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Speech Analytics: The Fastest Growing App in Contact Centers 

Speech Analytics: The Fastest Growing App in Contact Centers

Speech Analytics: The Fastest Growing App in Contact Centers

Audio mining finds hidden insights, implicit customer needs and wants, and the root causes of issues embedded in conversations.

6/1/2007
By Donna Fluss
CallCenter Magazine

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Speech analytics was first introduced into the contact center market in 2004 and is still considered an emerging application. Within 5 to 8 years it will become a “must have,” as it is the only solution that gives enterprises insight into customer needs and wants in near-real time.

Contact center speech analytics solutions are used to literally “listen to” customer conversations to identify the reasons why customers call. The conversations are analyzed to provide input about all aspects of a company’s performance: sales, marketing, product development, operations, fraud, collections — whatever is on customers’ minds. Within two years of its introduction, speech analytics has developed into the fastest growing contact center application.

What is Speech Analytics?

Speech analytics, also known as audio mining, finds hidden insights, implicit customer needs and wants, and the root causes of issues embedded in conversations. It can monitor how well agents comply with scripts and/or regulations.

Speech analytics applications capture customer conversations and structure them, transforming the content into metadata that can be searched. The structured conversations are then analyzed using a variety of techniques, including key word, phrase, concept and contextual search. Some speech analytics applications can detect concepts and trends that end users didn’t even know existed. This enables contact center managers and executives throughout the enterprise to address the issues that generate call volume and identify competitive challenges and new revenue opportunities. See Figure 1.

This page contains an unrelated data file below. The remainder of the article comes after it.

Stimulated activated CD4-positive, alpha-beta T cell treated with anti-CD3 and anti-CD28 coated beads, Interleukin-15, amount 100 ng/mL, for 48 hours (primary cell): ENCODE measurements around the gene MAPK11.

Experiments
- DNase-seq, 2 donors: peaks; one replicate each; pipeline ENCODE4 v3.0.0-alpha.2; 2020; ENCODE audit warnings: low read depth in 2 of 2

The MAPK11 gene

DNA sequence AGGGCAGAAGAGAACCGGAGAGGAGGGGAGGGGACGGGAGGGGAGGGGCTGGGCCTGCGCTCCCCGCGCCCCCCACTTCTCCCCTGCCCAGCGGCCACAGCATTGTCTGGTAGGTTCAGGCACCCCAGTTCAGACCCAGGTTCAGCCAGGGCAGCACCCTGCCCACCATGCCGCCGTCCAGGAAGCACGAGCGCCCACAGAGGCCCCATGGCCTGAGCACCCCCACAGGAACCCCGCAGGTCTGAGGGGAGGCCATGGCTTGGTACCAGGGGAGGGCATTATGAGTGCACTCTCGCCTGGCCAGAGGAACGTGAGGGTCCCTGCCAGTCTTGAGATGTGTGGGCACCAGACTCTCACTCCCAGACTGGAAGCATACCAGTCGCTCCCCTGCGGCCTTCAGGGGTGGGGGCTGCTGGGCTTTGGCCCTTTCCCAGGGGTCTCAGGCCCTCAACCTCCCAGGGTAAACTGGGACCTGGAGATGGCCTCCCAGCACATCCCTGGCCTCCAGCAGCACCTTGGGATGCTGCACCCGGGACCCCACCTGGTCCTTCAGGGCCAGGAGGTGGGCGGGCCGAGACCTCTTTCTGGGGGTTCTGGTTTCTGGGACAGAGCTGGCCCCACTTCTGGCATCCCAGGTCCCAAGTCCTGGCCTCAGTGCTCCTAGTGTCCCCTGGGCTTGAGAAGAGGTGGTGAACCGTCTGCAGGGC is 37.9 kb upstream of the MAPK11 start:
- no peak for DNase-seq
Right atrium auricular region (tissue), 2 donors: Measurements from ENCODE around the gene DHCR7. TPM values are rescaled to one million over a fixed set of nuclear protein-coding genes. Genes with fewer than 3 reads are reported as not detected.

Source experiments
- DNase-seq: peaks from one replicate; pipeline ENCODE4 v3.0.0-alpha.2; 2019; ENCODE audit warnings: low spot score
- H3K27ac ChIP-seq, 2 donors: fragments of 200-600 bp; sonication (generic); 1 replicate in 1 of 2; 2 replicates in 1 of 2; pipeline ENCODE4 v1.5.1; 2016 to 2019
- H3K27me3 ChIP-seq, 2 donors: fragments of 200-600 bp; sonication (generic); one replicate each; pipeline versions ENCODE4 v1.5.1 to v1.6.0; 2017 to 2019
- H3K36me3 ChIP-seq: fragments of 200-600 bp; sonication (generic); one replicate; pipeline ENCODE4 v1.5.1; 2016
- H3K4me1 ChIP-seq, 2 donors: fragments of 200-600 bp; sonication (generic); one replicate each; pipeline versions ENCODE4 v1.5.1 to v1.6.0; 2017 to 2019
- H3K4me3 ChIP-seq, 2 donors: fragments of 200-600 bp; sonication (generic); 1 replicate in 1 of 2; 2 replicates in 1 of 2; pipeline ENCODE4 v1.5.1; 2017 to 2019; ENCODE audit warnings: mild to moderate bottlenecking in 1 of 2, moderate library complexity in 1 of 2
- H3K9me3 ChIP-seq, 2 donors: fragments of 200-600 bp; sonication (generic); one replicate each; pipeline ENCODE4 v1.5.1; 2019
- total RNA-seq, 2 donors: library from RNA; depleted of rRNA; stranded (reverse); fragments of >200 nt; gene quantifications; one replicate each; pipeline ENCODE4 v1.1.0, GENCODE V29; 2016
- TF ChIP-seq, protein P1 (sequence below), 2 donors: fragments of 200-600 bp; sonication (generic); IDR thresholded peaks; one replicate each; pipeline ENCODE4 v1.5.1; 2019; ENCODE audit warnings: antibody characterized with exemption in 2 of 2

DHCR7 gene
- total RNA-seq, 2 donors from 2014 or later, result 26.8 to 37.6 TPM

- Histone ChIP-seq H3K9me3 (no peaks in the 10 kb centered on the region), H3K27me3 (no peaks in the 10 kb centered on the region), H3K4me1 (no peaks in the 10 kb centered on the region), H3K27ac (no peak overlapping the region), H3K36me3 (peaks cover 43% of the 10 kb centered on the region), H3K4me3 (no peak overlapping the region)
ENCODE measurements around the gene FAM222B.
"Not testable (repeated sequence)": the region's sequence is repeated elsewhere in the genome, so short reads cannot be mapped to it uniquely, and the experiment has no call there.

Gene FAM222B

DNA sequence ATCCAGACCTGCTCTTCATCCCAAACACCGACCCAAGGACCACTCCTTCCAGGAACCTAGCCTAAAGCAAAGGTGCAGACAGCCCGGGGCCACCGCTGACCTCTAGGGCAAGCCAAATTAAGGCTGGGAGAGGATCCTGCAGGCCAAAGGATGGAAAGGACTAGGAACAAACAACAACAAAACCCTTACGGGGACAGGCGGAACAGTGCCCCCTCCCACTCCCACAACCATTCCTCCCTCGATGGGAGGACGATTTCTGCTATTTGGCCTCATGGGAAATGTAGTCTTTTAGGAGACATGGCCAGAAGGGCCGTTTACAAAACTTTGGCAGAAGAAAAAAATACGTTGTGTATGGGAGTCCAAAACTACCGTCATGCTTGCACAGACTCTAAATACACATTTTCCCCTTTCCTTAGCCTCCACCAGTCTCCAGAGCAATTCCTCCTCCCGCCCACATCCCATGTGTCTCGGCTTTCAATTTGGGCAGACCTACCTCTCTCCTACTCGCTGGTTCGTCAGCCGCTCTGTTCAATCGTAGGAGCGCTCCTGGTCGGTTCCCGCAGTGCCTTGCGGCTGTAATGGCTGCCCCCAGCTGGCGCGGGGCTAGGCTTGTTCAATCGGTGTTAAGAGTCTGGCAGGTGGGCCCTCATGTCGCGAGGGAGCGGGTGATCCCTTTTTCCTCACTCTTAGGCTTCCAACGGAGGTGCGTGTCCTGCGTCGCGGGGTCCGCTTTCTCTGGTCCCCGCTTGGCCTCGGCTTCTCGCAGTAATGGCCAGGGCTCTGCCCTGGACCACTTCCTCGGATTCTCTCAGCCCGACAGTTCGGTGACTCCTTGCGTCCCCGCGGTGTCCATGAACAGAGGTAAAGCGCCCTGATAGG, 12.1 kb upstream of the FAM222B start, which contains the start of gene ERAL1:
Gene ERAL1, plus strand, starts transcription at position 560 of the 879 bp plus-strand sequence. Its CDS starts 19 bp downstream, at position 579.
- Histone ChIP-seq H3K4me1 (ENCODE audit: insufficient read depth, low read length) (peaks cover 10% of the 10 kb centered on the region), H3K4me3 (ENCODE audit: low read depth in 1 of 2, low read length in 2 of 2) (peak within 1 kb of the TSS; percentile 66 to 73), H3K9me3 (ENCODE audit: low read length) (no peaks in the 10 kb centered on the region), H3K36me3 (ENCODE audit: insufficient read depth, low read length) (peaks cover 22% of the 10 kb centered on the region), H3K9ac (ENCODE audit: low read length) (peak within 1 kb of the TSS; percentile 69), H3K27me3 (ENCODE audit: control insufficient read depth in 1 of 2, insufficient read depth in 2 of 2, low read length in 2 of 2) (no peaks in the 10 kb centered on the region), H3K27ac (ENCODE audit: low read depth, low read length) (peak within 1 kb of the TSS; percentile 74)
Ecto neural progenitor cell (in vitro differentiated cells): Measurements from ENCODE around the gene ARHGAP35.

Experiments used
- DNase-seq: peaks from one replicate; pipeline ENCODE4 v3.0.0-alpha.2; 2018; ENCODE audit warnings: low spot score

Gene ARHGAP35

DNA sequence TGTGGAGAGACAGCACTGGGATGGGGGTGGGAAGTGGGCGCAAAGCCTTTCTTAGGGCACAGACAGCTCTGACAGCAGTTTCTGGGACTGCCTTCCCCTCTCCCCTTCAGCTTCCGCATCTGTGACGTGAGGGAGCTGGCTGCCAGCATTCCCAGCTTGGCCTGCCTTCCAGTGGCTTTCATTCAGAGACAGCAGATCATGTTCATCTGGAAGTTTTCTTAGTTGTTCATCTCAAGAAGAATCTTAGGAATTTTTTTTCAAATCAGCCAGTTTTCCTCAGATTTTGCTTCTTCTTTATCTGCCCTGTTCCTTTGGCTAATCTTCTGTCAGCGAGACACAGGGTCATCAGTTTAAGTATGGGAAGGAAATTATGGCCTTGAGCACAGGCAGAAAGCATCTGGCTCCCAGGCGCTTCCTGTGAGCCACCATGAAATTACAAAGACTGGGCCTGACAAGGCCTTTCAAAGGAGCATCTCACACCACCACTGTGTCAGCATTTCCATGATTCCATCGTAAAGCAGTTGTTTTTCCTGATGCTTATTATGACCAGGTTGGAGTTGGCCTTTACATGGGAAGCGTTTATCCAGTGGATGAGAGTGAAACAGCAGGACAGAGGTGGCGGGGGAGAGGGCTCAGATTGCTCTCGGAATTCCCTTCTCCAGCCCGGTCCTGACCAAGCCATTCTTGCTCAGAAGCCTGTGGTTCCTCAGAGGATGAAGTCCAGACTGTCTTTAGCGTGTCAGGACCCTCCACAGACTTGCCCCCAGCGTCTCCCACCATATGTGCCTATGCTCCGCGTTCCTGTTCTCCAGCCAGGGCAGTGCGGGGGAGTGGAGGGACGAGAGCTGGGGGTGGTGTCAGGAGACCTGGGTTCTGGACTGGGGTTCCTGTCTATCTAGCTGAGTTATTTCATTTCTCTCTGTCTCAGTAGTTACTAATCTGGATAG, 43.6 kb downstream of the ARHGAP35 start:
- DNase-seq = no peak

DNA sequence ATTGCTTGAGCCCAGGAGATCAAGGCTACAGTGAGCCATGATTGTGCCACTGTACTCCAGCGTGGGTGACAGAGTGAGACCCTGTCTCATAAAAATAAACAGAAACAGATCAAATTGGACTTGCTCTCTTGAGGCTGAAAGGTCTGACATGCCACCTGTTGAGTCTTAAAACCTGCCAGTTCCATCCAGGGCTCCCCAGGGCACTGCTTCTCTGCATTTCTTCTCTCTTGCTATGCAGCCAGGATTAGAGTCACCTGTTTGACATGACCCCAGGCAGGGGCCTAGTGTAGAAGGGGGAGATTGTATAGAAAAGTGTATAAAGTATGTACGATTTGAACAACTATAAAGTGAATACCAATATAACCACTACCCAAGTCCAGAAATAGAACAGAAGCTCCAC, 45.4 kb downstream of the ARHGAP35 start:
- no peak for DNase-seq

Speech analytics applications are compelling because they deliver benefits to an enterprise’s bottom line; these applications reduce costs and increase revenue while improving the customer experience. The benefits of speech analytics are far-reaching, extending throughout the enterprise and beyond, to customers.

Benefits of Speech Analytics

For contact center managers, speech analytics uncovers valuable customer insights and identifies the root cause of calls on a timely basis. This enables managers to reduce call volume, improve quality and reduce customer attrition. It’s also a great tool for making sure agents meet regulatory requirements and adhere to scripts.

For sales organizations, speech analytics can be used to identify ways to increase sales conversion rates — both for new customers and for up-sell/cross-sell opportunities. Speech analytics can also be used to segment customers and to identify the most appropriate channel for selling to them. Customers often tell contact center agents their preferred form of communication and what types of products and services they favor.

A speech analytics application can capture this information and use it to better satisfy customers by interacting with them in their channel of choice, while also increasing sales conversion rates. Additionally, customers will be pleased that an enterprise listened to them, which will help to build customer loyalty.

Speech analytics applications contribute to marketing organizations by identifying competitive challenges and opportunities on a timely basis, while it’s still early enough for the enterprise to create a campaign to respond appropriately. Speech analytics can be used to identify “at-risk” customers and successful retention methods. It can detect a marketing campaign or product collateral that is causing negative reactions or confusing customers.

Speech analytics can be used to identify new product ideas and enhancements and to gain an appreciation of general customer insights about a company, its products and the competitive environment. It is also a great tool for understanding customer and market trends. Speech analytics is also very important from a public relations perspective. While it may be rare, companies do occasionally make a misstep and generate negative publicity. Speech analytics functions as an early warning system and can notify management of an issue before it impacts a large segment of the customer base or becomes an issue in the press.

Figure 1